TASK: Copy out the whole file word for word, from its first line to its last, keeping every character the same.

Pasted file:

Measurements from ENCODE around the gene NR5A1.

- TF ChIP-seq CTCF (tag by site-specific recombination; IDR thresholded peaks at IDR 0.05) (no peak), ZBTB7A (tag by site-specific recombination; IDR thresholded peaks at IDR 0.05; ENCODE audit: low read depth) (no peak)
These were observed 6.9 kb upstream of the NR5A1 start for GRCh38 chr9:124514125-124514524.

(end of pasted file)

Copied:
Measurements from ENCODE around the gene NR5A1.

- TF ChIP-seq CTCF (tag by site-specific recombination; IDR thresholded peaks at IDR 0.05) (no peak), ZBTB7A (tag by site-specific recombination; IDR thresholded peaks at IDR 0.05; ENCODE audit: low read depth) (no peak)
These were observed 6.9 kb upstream of the NR5A1 start for GRCh38 chr9:124514125-124514524.